“Ghost brides” of China

“A woman in China was sold twice into marriage within days, despite both she and the grooms being dead.” – The Telegraph UK News, 3/7/2012  

If the saying is true, “Nothing is certain in life but death and taxes,” then for some women in China, you can remove one of those from Benjamin Franklin’s list. Due to superstition and greed, resting in peace after death is by no means a certain thing, not when there is a need for “ghost brides.” 

A bachelor right up until the end

Helena Bonham Carter was featured in the 2005 movie Corpse Bride

For some Chinese citizens, when a bachelor in the family passes away, the next of kin often feels a sense of duty to provide comfort in the afterlife for their dearly departed loved one. But what can a family do to make sure their favorite single man is prepared for all of eternity? Of course, the answer is simple. Find a deceased bachelorette to be his companion, called a “ghost bride.”

The concept of marrying off a dead bride is not that unusual. In 2005, the animated movie “Corpse Bride,” by celebrated director, producer and writer Tim Burton along with collaborator Mike Johnson, was nominated for an Academy Award.

Perhaps the recent trend of Chinese “ghost brides” is merely an example of life imitating Tim Burton’s art? Not so fast. There is an ulterior motive at work here.

“Ghost marriages”

On Wednesday, March 7, 2012, The Telegraph published a staff item, “Chinese ‘ghost bride’ sold twice into marriage,” which describes an awfully gruesome practice, carried out by a grisly bunch of relatives and a handful of dreadful fiends:

“The woman, from China’s Hebei Province, near Beijing, died over the Lunar Year holiday, according to the Global Times. But her family decided to sell her for a ‘ghost marriage’, a superstition that sees dead bachelors married off so they can wander the afterlife together.”

If that’s not bad enough, they weren’t done with the deceased woman quite yet. According to the same Telegraph article:

“Grave robbers however dug up the bride’s body, and were caught by police marrying her off to a dead bachelor in another town for 30,000 yuan, it was claimed.”

Traditional Chinese wedding dresses are often worn by ghost brides

It’s not a new tradition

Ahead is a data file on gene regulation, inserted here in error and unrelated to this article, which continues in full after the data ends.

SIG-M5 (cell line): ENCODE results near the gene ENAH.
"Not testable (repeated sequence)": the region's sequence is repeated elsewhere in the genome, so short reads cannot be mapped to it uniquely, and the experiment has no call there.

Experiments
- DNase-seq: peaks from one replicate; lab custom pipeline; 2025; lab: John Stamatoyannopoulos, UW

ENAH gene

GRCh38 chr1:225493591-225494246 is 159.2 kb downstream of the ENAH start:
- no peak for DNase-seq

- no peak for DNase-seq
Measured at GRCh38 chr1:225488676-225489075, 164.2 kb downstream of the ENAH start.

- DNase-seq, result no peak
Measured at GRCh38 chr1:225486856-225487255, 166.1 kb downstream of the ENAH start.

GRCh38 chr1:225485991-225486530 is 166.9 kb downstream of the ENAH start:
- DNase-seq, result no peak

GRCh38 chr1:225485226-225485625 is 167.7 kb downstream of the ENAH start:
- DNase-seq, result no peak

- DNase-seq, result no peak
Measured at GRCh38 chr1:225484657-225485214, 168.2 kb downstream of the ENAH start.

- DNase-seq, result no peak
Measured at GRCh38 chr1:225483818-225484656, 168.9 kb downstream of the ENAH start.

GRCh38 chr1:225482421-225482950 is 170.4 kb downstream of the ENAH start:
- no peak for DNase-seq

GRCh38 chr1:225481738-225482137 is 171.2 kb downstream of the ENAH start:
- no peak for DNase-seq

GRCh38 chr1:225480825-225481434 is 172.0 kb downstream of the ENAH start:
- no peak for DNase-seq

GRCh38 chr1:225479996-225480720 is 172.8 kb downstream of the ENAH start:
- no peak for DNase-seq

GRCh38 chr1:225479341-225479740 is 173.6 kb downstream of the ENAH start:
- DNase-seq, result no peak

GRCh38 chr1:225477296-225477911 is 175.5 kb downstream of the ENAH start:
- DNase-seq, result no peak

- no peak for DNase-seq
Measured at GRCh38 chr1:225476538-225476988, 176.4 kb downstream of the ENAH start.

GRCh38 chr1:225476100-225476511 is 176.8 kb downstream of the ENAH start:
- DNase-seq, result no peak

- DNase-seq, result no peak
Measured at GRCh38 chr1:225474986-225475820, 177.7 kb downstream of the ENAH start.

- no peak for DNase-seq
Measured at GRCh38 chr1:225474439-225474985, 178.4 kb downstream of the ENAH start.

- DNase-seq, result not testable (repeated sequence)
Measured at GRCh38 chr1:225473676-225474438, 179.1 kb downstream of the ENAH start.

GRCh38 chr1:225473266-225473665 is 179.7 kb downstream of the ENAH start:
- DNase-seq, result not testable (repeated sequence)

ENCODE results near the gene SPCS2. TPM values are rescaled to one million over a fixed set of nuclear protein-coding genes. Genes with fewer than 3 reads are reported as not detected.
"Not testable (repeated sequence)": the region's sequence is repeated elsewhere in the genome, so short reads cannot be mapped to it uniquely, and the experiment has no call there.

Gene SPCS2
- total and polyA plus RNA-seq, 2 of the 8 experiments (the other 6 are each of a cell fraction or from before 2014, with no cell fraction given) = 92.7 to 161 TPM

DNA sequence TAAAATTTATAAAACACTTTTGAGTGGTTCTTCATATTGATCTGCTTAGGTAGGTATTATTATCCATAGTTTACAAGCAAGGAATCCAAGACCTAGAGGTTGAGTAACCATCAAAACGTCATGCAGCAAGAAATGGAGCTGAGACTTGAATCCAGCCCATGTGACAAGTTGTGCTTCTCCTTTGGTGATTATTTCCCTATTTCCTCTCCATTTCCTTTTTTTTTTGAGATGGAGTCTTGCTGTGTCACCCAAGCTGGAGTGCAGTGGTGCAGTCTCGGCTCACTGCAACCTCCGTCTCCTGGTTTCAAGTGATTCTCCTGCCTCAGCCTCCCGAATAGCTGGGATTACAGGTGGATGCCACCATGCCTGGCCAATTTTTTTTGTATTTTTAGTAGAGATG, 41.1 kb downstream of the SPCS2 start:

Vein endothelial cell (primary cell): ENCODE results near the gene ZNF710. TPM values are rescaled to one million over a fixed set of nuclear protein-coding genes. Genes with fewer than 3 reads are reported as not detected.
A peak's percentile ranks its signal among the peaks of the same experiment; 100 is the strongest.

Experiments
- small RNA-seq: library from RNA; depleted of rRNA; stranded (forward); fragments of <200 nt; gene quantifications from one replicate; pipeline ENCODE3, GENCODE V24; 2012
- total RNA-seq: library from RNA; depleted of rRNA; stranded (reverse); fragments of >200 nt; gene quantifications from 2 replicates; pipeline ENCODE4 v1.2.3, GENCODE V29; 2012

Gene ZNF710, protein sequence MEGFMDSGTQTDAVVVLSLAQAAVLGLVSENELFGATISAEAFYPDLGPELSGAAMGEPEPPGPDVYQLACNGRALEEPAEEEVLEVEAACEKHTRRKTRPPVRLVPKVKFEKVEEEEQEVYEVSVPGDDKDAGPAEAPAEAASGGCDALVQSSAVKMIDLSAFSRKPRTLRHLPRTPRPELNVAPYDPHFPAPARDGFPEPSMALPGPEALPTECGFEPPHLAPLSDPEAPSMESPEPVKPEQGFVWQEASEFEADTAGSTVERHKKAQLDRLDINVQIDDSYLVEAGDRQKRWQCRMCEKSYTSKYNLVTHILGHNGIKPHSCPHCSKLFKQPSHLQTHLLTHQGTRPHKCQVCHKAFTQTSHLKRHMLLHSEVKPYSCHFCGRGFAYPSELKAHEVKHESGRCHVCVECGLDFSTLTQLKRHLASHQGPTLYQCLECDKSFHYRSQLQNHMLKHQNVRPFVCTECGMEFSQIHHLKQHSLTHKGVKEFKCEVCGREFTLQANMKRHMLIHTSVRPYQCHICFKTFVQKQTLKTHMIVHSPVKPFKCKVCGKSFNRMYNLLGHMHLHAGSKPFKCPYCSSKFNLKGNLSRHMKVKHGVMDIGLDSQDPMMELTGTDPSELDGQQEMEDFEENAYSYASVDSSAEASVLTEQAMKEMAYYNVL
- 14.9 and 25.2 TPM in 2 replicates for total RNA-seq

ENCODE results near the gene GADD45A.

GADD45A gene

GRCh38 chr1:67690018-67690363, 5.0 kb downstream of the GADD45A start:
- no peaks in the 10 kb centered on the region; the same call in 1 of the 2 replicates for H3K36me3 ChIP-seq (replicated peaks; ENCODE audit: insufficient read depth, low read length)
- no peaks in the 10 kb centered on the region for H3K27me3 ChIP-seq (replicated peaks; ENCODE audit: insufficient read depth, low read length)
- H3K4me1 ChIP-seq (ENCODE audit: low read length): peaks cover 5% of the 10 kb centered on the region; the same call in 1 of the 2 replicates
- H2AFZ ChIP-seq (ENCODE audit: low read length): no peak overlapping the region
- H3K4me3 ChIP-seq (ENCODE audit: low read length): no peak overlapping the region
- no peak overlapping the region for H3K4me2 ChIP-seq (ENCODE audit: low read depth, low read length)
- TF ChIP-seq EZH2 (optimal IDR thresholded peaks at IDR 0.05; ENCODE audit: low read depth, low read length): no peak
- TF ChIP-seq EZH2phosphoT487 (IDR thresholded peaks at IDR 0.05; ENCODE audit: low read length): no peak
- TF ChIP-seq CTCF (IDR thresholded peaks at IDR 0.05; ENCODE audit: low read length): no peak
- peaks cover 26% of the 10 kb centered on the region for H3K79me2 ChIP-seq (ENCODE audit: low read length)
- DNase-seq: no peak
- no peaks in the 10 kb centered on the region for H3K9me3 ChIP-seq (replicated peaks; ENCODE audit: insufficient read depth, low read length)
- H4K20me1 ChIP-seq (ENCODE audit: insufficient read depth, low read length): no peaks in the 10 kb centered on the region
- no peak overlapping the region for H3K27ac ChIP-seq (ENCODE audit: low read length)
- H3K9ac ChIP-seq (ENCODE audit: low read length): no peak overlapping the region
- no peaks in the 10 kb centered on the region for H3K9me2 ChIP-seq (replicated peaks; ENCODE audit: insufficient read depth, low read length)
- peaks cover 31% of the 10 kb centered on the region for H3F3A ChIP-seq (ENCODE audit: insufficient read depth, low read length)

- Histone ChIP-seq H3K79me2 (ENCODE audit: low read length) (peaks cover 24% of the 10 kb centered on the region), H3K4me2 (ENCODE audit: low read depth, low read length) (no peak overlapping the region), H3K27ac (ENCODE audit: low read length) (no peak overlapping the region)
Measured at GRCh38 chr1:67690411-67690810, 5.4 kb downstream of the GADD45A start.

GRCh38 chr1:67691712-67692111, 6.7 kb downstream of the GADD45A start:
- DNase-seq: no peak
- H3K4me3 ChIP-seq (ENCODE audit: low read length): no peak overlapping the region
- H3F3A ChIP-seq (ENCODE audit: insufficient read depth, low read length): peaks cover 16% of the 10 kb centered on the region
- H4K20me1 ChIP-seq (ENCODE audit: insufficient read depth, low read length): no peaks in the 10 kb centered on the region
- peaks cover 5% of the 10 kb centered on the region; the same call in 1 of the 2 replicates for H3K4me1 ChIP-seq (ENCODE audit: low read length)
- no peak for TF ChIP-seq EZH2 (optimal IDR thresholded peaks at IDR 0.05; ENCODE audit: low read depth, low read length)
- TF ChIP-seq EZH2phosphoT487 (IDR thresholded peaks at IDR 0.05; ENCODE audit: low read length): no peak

Besides the money-driven greed, there is something else at work behind so-called “spirit weddings” involving “ghost brides.” It’s the age-old force of superstition. Even the heavy handed Communist leader, Mao Zedong, tried to put an end to the “ghost bride” ritual. Mao is gone but the macabre tradition lives on.

Some believe in bad luck and “mojo” while others are moved by the curse of the “evil eye.” Maybe reciting “step on a crack, break your mother’s back” or avoiding black cats strikes your superstitious fancy. How many people throw salt over one shoulder for good luck? Before letting the freak flags fly, its best to realize there is hardly anyone who is not affected by superstition, in one way or another.

With that said, regarding recently passed bachelors in China, it’s possible to understand how a family would want to ensure eternal happiness for their loved one, like with the famous mummies of ancient Egypt. However, what does the “ghost bride” practice say about that society’s views of women?

There haven’t been any reports of dead bachelors being dug up or sold lately, yet The Telegraph easily located the story about the deceased woman who was sold twice. She’s not the only one.

In June 2009, another Telegraph news service article reported, “Five people have been arrested in China for digging up the corpse of a young woman to be a ‘ghost bride’ for a man killed in a car crash.”

Within various regions of contemporary China, not even in death are some women safe. Apparently, old traditions are the hardest to eradicate.


As a dedicated writer, storyteller, journalist, interviewer and biographer, Paul Wolfle, B.A. ARM, contributes original material to a number of social media sites, online magazines and a popular digital news reporting services. Paul is also the author of eBooks and frequently offers commentary about contemporary music topics.
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